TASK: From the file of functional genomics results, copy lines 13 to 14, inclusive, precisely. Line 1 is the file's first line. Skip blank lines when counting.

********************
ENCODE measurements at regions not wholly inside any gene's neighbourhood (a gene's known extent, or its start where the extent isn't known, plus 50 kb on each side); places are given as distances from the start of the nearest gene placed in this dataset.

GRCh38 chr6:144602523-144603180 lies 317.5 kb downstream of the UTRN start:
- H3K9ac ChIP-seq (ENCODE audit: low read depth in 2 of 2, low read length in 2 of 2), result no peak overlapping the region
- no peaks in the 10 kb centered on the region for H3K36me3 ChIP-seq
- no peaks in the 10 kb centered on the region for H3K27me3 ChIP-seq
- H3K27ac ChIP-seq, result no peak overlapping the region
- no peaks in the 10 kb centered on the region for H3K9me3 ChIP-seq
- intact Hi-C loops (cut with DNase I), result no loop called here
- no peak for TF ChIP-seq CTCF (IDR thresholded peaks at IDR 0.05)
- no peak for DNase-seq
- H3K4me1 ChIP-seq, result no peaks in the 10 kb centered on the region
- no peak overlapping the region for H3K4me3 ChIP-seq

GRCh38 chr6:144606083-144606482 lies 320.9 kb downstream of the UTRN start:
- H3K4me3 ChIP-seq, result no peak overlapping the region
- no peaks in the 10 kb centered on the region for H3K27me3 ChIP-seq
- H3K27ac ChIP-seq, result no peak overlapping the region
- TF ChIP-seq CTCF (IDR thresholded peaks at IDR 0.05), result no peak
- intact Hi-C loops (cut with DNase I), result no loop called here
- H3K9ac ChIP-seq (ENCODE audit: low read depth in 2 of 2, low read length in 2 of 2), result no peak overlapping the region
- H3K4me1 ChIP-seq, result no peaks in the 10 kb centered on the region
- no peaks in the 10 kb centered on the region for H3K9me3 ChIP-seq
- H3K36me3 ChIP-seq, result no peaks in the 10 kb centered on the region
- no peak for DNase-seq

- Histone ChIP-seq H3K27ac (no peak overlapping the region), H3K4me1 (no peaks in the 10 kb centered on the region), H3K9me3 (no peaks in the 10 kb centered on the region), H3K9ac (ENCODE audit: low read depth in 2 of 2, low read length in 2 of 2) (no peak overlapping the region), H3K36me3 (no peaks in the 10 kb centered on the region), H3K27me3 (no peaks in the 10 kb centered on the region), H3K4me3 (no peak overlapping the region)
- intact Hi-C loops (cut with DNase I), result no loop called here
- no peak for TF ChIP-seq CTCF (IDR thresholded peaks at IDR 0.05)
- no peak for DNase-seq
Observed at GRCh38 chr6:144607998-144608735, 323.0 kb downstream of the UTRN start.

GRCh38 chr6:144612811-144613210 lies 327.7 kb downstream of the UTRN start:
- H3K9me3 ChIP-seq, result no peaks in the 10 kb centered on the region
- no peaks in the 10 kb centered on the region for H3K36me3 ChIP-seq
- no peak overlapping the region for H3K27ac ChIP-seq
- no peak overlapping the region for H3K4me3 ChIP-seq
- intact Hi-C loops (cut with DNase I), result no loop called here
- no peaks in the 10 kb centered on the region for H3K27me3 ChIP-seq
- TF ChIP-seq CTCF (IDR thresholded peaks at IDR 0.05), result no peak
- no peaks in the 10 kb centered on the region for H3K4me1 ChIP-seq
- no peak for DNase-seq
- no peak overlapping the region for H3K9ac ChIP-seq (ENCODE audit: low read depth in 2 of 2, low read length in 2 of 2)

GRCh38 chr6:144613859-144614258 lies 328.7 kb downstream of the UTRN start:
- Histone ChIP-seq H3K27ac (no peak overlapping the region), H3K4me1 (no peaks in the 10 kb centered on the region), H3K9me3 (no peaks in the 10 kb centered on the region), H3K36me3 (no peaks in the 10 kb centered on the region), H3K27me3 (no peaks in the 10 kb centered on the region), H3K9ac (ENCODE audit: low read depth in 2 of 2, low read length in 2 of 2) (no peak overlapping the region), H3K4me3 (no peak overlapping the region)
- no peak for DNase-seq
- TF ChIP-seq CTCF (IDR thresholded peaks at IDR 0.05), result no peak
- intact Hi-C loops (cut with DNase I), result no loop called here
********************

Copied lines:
GRCh38 chr6:144606083-144606482 lies 320.9 kb downstream of the UTRN start:
- H3K4me3 ChIP-seq, result no peak overlapping the region